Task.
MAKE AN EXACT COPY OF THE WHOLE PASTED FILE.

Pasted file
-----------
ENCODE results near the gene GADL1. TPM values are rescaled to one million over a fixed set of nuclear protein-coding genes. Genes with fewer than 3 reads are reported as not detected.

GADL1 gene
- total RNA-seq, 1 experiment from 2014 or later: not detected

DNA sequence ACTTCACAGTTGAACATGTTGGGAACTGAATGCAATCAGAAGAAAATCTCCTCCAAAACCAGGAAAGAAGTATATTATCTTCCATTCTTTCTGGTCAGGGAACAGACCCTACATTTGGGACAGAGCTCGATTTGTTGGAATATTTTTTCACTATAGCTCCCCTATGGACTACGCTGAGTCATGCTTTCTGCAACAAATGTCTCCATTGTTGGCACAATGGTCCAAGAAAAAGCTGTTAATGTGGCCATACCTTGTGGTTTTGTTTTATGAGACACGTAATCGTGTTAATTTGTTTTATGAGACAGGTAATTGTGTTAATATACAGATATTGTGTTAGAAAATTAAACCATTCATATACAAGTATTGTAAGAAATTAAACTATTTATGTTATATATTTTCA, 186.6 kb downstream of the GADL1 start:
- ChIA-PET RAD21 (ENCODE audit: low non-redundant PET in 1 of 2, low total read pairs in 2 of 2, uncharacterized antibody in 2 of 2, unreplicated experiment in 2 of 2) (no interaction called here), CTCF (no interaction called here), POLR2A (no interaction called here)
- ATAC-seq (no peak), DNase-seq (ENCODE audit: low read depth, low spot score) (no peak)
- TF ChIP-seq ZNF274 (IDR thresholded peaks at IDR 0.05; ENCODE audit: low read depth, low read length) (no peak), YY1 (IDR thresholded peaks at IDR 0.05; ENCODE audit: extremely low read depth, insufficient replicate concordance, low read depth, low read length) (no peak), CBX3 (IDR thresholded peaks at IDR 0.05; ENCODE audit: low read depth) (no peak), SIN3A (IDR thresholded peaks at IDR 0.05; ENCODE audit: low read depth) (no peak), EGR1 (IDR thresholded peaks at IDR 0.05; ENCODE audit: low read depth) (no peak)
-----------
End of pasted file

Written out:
ENCODE results near the gene GADL1. TPM values are rescaled to one million over a fixed set of nuclear protein-coding genes. Genes with fewer than 3 reads are reported as not detected.

GADL1 gene
- total RNA-seq, 1 experiment from 2014 or later: not detected

DNA sequence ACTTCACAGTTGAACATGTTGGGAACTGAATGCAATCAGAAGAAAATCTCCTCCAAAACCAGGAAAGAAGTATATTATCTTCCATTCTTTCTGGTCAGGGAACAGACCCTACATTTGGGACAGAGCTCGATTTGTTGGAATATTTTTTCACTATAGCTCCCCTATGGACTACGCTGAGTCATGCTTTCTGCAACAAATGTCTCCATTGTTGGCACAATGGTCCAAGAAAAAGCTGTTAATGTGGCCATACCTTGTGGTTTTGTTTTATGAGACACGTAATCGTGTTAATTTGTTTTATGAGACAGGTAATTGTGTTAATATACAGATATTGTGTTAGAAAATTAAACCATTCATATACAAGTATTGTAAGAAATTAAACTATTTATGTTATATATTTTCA, 186.6 kb downstream of the GADL1 start:
- ChIA-PET RAD21 (ENCODE audit: low non-redundant PET in 1 of 2, low total read pairs in 2 of 2, uncharacterized antibody in 2 of 2, unreplicated experiment in 2 of 2) (no interaction called here), CTCF (no interaction called here), POLR2A (no interaction called here)
- ATAC-seq (no peak), DNase-seq (ENCODE audit: low read depth, low spot score) (no peak)
- TF ChIP-seq ZNF274 (IDR thresholded peaks at IDR 0.05; ENCODE audit: low read depth, low read length) (no peak), YY1 (IDR thresholded peaks at IDR 0.05; ENCODE audit: extremely low read depth, insufficient replicate concordance, low read depth, low read length) (no peak), CBX3 (IDR thresholded peaks at IDR 0.05; ENCODE audit: low read depth) (no peak), SIN3A (IDR thresholded peaks at IDR 0.05; ENCODE audit: low read depth) (no peak), EGR1 (IDR thresholded peaks at IDR 0.05; ENCODE audit: low read depth) (no peak)